Into this mare I was plunged to an irremeable depth on my arrival. Norma, pale and stunned rather than grief-stricken (for I think she had long ceased to love Trilt), was at the door to meet me.

"I can't get over the suddenness of it," she said at once. "He seemed all right at dinnertime, and ate heartily, as usual. Afterward he went out, saying that he would walk as far as the laboratory and look in on you."

"He must have felt ill, and started back after he had gone halfway. I didn't even hear him come in. I can't understand how he entered the house so quietly. I was sitting in the library, reading, when I happened to look up, just in time to see him cross the room and fall senseless at my feet. He never spoke or moved after that."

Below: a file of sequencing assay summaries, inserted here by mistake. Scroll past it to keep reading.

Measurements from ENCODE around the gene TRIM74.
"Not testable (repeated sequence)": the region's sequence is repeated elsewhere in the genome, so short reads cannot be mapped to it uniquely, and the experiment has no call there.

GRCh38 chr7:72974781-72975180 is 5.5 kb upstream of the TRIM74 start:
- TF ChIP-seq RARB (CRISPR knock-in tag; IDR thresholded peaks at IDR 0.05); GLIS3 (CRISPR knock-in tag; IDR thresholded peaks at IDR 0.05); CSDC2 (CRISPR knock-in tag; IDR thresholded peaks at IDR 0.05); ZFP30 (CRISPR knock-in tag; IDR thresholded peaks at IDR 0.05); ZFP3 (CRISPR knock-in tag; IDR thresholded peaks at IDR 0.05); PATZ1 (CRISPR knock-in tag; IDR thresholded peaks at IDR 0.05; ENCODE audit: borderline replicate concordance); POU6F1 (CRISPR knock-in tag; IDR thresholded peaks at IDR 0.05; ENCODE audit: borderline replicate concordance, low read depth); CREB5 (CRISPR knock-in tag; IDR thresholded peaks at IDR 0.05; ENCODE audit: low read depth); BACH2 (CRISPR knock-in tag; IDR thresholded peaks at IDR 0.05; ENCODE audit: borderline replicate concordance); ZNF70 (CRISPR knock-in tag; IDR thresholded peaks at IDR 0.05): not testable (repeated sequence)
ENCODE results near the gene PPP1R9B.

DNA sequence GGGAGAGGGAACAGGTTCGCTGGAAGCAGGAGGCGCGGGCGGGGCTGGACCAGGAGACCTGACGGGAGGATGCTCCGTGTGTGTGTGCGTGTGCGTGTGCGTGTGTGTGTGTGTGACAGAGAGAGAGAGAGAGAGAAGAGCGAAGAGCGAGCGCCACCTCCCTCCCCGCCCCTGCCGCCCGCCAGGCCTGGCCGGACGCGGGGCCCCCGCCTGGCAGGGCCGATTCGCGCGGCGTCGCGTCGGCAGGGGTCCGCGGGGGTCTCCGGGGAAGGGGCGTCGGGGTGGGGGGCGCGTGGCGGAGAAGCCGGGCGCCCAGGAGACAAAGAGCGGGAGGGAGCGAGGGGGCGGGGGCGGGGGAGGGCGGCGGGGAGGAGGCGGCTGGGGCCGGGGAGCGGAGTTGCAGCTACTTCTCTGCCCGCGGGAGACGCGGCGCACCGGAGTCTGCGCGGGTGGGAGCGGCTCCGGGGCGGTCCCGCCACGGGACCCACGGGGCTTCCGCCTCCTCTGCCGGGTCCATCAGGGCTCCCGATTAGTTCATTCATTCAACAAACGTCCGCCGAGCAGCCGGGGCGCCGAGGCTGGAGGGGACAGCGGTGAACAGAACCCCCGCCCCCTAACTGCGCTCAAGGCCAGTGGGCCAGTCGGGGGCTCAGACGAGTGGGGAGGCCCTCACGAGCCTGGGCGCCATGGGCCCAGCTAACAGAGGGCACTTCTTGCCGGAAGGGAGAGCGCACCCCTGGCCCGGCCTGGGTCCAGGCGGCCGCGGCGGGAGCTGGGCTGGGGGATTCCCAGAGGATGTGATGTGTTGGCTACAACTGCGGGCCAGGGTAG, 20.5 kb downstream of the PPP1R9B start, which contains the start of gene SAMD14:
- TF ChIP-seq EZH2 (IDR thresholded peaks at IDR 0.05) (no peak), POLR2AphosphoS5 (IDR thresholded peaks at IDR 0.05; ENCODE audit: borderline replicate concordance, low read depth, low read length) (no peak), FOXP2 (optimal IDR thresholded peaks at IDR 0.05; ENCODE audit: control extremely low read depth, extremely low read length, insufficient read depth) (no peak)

I could say nothing as she led me to the library. I do not know what I had expected to find; but certainly no sane man, no modern scientist and chemist, could have dreamed of what I saw-the body of Jasper Trilt, reposing still and stiff and cadaverous on the sofa: the same corpse, to all outward seeming, which I had left behind me in the laboratory!

The doctor, Trilt's family physician, whom Norma had summoned was about to leave. He greeted me with a slight nod and a cursory, incurious glance.

"There's nothing whatever to be done," he said, "it's all over."

"But-it doesn't seem possible," I stammered. "Is it really Jasper Trilt-isn't there some mistake?"